After overdose death, Stanford facing new lawsuit over 6-year suspension of fraternity
Alumni at Theta Delta Chi fraternity are suing Stanford University for disbanding its campus chapter and saying they were not providing a fair hearing after the drug overdose death of former student Eitan Weiner, calling the decision “draconian” and unnecessary.
Weiner, a member of the fraternity, died after ingesting counterfeit Percocet pills laced with fentanyl and falling in a bathroom at the Theta Delta Chi house in January of 2020. The family filed its own lawsuit against Stanford and others, including the national fraternity, this January, claiming negligence after Weiner allegedly overdosed two days prior. A Stanford spokesperson told University Business that “we have seen the petition, we disagree with it, and we intend to vigorously contest the claims in it.” The national TDX group has denied any responsibility.
However, the group called SaveStanfordTDX which is representing 1,500 alumni, said there was no precedent for the university to impose a six-year suspension on the chapter and claimed it was not afforded due process, highlighting that no one from the fraternity was charged with criminal activity. The drugs provided to Weiner were acquired with help from his dealer and former high school colleague Matthew Ming Carpenter, who had no affiliation with Stanford. He was recently given two years’ probation, 12 days in jail and 100 hours of community service. The Theta Delta Chi lawsuit was filed in Santa Clara Superior Court on Thursday.
“In its 130-year history, Stanford University has never enacted such a draconian measure against one of its student-led organizations,” said attorney Mark Hathaway of the Los Angeles-based firm Hathaway Parker. “They have fundamentally violated the rights of Theta Delta Chi members and alumni, and in doing so, have not only suspended the fraternity from campus without cause, but they have also arbitrarily and unjustly tarnished the reputation of the organization and its individual members.”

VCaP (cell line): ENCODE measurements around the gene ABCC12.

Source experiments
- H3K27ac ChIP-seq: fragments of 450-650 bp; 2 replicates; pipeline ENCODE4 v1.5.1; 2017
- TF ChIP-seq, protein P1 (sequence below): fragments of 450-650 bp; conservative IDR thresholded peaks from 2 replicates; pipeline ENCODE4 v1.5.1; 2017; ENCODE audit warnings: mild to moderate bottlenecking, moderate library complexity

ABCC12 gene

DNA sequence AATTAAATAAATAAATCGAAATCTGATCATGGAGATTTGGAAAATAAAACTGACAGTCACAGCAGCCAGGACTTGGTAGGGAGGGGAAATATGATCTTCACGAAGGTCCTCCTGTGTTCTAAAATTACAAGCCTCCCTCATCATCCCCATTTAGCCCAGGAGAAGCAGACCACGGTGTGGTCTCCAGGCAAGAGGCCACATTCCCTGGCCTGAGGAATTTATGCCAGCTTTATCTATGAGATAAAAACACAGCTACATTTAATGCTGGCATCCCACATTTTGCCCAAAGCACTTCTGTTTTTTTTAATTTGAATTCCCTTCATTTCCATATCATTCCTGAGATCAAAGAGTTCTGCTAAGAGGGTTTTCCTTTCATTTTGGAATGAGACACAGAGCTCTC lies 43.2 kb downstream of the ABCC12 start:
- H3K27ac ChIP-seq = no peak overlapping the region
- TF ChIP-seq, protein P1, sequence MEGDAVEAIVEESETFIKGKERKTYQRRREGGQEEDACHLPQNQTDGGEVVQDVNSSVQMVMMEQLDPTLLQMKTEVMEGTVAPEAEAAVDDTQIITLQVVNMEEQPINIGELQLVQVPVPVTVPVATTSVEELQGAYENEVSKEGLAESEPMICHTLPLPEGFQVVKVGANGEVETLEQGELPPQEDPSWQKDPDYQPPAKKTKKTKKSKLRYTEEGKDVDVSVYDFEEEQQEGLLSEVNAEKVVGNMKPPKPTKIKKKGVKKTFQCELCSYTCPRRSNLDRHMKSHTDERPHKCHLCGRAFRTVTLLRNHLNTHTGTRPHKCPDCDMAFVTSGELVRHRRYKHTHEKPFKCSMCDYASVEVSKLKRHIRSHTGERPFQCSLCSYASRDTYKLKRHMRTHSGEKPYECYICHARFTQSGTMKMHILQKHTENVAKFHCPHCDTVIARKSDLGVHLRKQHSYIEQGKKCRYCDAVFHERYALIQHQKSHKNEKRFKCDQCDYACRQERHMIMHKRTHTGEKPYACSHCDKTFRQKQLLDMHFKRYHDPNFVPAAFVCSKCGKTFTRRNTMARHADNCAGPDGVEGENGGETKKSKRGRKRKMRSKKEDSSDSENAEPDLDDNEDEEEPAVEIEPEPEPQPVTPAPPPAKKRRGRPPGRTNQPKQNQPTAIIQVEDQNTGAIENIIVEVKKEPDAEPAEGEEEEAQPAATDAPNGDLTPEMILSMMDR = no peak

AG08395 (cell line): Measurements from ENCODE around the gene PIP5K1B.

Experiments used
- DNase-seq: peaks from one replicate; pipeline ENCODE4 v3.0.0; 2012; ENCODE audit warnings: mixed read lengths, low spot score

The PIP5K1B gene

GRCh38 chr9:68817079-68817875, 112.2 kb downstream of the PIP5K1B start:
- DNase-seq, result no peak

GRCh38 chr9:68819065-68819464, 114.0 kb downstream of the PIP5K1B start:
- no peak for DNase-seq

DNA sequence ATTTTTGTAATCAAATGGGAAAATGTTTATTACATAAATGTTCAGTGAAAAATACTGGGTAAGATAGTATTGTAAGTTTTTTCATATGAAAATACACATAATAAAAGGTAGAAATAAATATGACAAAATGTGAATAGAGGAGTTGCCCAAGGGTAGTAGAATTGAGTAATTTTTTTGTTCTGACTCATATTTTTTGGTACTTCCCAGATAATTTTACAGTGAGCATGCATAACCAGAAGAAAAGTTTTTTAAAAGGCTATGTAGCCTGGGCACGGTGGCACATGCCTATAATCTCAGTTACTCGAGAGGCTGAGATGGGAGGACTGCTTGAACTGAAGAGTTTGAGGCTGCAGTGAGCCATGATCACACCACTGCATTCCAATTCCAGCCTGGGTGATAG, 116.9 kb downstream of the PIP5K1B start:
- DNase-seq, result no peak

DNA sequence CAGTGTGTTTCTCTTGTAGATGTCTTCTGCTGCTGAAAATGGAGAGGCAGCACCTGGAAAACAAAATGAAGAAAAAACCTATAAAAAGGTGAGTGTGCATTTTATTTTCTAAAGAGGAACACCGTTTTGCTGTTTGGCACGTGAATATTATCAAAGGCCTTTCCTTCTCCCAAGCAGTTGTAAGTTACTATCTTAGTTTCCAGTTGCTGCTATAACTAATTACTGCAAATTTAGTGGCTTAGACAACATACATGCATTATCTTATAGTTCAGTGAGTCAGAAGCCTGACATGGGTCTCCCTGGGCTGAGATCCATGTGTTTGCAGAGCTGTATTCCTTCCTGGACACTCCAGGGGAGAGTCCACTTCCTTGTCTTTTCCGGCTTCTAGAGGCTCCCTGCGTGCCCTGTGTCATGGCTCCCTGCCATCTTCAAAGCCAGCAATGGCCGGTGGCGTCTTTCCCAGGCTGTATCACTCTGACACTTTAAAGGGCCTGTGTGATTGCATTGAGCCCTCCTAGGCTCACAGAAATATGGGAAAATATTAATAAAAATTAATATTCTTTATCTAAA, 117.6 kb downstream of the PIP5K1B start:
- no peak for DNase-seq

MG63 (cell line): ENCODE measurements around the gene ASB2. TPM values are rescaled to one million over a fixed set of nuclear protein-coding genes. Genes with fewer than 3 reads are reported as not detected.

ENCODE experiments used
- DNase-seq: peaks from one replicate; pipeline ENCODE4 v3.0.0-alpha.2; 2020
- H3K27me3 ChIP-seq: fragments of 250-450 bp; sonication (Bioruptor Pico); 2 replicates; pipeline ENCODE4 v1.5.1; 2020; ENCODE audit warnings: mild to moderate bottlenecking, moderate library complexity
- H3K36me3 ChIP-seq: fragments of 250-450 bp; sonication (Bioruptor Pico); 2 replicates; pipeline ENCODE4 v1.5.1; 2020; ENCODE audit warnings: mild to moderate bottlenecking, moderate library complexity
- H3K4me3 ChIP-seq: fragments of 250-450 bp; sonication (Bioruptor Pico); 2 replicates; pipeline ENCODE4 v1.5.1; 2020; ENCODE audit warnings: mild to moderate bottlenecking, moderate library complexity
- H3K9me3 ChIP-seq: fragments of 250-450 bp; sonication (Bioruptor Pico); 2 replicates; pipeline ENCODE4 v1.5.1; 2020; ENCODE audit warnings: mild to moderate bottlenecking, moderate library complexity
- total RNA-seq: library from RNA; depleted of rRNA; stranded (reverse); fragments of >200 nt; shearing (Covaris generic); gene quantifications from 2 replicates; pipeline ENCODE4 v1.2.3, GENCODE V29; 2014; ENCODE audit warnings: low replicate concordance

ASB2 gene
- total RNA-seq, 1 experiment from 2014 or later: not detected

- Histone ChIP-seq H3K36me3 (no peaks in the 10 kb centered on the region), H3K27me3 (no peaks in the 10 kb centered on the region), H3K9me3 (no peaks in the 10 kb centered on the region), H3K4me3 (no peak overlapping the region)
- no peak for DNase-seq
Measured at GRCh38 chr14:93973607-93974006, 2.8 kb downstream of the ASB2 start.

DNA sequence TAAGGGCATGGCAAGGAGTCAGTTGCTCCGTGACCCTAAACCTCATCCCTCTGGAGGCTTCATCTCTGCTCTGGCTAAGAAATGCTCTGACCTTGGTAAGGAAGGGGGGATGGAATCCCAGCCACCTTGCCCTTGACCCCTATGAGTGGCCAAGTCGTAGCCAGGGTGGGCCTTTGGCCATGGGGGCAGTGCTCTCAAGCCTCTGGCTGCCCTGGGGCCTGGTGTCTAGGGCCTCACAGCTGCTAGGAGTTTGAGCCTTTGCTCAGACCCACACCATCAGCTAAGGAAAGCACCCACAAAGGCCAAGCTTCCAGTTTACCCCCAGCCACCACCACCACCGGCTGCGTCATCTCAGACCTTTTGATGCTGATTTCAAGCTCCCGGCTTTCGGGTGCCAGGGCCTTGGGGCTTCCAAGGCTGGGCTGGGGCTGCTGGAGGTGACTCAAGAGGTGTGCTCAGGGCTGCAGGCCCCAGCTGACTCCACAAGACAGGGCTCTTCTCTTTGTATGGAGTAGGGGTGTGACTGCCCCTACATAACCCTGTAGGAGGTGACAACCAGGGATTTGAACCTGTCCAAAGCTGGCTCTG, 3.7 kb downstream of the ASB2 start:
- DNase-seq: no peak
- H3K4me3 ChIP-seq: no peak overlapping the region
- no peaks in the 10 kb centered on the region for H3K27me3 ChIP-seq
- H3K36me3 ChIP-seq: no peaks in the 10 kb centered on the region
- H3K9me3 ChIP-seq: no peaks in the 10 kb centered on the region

Stanford did release a statement after the family filed suit against the university. It said it was “saddened” by the action and offered “great sympathy” to Weiner’s family members—including his mother and father, who are employed by the university.
Without offering specifics, Stanford did discuss how it handled Weiner’s death and provided details on the decision to suspend Theta Delta Chi. “Criticisms of the actions of our professional staff, in this case, are unfounded; their actions were timely and reasonable based on the information they had at the time,” Stanford officials wrote. “It is not accurate that Stanford failed to take appropriate actions following Eitan’s death.”
Weiner’s overdose and death
According to statements in the lawsuit, Weiner had been a user of several drugs, including Xanax, Ecstasy, cocaine, marijuana and oxycontin, and he sometimes mixed them to get high. In January, Weiner received pills that unknowingly contained fentanyl delivered via mail with assistance from Carpenter to the Theta Delta Chi chapter house.
Two days before his death, his girlfriend flagged suitemates that he was potentially overdosing. The Resident Assistant phoned Resident Dean John Giammalva, who instructed them to call 911. When EMTs arrived, Weiner was pale and slurring his speech but coherent and refused to be taken to the emergency room at Stanford Medical Center. He said he had not taken any drugs that night. His mother, worried about her son’s health, went to the house to check on him. He looked “terrible,” but he said he had only done weed. Marijuana and related paraphernalia were present.